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Plans for $3 million Kansas Ave streetscape construction project in downtown Olathe firm up

An exact timeline on starting the improvements project was not provided, but it's estimated it could be wrapped up by August.

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After delays for other downtown Olathe developments over the last two years, the Kansas Avenue streetscape construction project is expected to get underway sometime this year. 

The plan was actually envisioned back in 2015 with plans to build in 2017, but city engineer Nate Baldwin said the improvements got put on the backburner to accommodate the construction of the new county courthouse and the demolition of the courthouse followed by the completion of the Johnson County Public Square. 

“We're ready to take the next step to enhance the charm and serviceability of the downtown Olathe area,” Baldwin told the City Council on Tuesday. 


These improvements come as part of a multiyear effort in the downtown area to attract new development and reinvestment. Recently, the city has welcomed new housing options, new businesses and began construction on a new downtown branch of the Olathe Public Library on top of the county’s projects in the area. 

When the work gets going, Baldwin said it will deal with the traditional street preservation, but there’s more to it than that. It will also include milling, resurfacing, landscaping, decorative hardscaping, repairs and traffic signal replacements at Loula Street. Removable bollards will also be installed, which would allow the city to close Kansas Avenue during events downtown.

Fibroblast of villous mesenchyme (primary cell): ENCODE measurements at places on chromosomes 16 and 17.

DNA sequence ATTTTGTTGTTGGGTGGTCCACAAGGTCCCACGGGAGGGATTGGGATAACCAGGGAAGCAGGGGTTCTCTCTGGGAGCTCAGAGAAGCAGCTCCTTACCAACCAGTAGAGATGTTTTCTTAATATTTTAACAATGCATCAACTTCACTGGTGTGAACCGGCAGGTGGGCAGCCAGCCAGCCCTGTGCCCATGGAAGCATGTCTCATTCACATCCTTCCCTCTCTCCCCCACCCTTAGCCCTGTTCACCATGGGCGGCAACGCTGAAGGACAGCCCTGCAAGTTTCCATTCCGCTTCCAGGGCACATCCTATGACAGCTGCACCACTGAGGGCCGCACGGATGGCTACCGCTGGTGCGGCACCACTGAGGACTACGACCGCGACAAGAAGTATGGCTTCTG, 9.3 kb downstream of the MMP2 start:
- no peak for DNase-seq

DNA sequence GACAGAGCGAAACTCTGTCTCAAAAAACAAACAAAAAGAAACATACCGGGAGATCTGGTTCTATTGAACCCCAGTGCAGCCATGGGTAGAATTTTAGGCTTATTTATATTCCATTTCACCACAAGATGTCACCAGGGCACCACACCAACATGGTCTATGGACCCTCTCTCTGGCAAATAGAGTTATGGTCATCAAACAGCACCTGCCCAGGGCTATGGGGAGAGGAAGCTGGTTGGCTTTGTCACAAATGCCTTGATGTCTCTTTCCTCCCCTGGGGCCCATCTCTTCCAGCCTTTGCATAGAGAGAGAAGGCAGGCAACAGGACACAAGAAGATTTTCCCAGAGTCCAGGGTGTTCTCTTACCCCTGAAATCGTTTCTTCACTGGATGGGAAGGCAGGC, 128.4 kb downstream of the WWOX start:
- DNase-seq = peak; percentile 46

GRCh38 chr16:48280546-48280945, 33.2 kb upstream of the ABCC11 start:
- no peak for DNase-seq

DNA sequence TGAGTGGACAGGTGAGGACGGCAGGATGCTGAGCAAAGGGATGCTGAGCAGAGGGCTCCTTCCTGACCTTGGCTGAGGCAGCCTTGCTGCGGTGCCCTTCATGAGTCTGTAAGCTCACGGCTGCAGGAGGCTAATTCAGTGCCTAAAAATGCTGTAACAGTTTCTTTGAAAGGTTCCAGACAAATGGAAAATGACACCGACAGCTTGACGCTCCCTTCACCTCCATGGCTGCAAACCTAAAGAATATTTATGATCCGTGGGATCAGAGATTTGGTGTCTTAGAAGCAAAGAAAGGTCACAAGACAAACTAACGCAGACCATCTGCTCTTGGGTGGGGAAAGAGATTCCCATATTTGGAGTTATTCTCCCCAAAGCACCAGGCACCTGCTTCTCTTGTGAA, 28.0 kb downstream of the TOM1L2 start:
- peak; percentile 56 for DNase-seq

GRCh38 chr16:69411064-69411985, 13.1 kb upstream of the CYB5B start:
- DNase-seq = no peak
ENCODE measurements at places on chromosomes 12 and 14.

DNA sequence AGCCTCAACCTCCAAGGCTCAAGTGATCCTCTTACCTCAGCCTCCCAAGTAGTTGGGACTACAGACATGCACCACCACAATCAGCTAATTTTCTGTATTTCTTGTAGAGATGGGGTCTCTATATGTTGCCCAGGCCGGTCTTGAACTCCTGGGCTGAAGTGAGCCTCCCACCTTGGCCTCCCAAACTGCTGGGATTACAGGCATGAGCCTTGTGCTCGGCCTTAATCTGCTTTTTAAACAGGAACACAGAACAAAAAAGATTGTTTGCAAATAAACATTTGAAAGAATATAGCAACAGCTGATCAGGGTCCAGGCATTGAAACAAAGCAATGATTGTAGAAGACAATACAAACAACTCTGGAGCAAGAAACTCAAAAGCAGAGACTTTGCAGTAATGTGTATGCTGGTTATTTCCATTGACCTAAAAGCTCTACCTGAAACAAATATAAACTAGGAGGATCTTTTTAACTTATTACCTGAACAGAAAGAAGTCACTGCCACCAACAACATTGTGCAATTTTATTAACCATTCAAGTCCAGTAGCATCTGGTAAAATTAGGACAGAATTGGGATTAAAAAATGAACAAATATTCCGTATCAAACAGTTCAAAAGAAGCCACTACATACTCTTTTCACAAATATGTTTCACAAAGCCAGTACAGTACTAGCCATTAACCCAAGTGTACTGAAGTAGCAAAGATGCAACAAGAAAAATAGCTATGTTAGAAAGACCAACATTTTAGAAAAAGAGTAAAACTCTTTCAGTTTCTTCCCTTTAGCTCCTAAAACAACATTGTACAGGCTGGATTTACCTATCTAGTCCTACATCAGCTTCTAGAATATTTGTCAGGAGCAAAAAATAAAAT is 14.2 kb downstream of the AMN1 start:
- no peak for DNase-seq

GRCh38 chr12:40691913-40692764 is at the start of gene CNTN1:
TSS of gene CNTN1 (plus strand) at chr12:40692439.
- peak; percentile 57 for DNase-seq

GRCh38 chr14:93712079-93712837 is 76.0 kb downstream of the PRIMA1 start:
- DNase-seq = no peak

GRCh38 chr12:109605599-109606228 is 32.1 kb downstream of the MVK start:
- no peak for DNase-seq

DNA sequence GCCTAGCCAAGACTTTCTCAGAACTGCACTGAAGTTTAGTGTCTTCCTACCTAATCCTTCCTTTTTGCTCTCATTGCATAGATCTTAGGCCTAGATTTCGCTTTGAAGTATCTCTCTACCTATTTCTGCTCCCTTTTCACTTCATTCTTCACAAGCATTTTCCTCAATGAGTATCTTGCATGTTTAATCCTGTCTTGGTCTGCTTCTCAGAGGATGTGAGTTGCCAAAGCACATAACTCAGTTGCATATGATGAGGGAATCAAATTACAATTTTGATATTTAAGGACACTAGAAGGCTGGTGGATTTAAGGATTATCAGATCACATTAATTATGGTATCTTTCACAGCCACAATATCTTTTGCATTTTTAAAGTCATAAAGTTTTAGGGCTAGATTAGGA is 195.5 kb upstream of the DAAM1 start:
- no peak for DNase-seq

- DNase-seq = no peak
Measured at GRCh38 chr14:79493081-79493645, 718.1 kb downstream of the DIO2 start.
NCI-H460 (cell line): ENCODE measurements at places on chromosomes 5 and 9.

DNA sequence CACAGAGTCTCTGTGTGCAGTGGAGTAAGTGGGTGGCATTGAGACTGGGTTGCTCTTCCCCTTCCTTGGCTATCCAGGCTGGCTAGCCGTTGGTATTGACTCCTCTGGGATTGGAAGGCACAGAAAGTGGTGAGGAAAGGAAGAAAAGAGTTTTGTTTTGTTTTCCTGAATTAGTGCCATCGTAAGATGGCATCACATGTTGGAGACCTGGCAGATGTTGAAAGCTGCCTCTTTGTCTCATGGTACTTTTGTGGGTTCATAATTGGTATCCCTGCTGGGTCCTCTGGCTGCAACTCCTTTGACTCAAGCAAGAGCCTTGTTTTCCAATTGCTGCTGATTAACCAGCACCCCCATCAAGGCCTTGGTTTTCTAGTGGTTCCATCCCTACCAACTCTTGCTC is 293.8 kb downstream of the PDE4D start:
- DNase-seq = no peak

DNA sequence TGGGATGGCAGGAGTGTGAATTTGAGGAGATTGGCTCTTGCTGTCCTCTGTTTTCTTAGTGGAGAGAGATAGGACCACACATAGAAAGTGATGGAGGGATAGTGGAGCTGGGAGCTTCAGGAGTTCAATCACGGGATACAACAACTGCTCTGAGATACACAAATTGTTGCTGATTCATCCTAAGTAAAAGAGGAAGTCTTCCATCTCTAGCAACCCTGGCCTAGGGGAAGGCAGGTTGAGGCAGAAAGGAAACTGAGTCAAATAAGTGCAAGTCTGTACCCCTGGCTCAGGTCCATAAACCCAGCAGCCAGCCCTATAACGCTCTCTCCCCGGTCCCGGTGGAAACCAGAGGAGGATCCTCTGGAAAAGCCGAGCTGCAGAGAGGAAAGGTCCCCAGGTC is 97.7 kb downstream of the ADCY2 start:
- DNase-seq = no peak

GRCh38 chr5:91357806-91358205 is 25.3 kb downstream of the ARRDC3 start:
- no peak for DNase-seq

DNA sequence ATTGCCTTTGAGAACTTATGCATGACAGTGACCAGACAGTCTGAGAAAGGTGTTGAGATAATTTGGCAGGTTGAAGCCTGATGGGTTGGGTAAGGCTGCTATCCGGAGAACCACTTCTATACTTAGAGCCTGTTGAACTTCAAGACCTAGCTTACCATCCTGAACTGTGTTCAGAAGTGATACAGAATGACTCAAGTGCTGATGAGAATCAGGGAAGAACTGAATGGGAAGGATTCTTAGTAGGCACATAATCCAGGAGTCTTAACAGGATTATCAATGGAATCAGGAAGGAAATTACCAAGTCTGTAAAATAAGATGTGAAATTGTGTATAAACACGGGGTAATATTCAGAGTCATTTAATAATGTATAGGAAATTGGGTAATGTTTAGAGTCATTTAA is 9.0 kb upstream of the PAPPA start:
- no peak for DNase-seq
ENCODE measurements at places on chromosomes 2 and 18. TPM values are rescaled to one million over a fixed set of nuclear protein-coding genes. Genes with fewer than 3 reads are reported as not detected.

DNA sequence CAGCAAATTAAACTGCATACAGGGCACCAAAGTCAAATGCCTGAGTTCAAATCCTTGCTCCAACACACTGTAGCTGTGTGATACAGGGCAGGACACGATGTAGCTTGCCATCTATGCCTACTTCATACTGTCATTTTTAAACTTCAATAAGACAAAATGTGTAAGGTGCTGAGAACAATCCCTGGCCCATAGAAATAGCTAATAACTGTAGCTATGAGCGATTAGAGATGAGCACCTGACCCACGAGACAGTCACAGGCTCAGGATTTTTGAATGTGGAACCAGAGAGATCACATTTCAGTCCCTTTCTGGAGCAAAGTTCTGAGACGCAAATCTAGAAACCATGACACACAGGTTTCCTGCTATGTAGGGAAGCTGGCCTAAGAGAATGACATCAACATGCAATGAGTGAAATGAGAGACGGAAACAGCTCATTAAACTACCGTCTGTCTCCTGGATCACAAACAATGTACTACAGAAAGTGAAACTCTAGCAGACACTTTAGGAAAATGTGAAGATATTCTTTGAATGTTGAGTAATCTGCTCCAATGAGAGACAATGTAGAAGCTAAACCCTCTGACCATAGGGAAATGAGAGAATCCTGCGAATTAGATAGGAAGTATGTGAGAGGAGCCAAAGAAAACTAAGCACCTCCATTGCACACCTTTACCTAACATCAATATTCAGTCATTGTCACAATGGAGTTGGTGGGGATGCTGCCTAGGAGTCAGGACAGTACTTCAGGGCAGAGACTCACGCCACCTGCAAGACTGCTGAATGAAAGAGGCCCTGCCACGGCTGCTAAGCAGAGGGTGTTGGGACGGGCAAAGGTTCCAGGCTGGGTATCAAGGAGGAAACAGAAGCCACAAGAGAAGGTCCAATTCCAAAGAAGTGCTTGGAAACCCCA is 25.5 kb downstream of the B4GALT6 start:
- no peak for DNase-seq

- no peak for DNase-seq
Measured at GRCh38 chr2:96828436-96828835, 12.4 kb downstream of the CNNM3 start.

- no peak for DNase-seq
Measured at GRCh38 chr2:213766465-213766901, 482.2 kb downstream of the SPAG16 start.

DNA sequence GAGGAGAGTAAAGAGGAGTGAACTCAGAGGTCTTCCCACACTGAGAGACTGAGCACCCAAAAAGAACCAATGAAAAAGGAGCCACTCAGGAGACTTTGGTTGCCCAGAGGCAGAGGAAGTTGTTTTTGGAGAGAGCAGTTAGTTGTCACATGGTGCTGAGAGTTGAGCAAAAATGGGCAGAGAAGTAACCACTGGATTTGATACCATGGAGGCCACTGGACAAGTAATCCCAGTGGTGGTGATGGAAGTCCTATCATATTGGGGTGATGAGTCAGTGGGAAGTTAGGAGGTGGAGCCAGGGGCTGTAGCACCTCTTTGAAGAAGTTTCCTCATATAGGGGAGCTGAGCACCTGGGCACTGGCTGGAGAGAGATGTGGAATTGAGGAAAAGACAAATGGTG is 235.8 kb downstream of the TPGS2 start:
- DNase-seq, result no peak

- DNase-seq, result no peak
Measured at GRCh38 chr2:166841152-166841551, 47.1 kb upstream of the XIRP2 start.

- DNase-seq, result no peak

There are safety improvements included, like ADA compliant sidewalk ramps, separation of pedestrian traffic and a dedicated bike track. The addition of these alternative transportation pathways is expected to further enhance the trail access downtown Olathe already has, Baldwin said. He also said there’s plans to add wayward signs in the area that will help guide alternative transportation to and from the trails. 

The work will be concentrated on Kansas Avenue from south Santa Fe Street to Cedar Street — where previous work stopped coming from the other direction in a 2018 project — with additional projects west at Park Street, Loula Street and Cedar Street. All of this is outlined in the Downtown Active Transportation Master Plan and the city's Complete Streets policy guide, both adopted by the City Council in 2020. 

A construction contract will be formalized and adopted by the council sometime in the spring. An exact timeline on starting the project was not provided, but it's estimated it could be wrapped up by August  — in time for Old Settlers in September. In all, the project will cost about $3.1 million, supported by $400,000 from the city’s Street Excise Tax and money from the Street Preservation Program funds for years 2021 and 2022.

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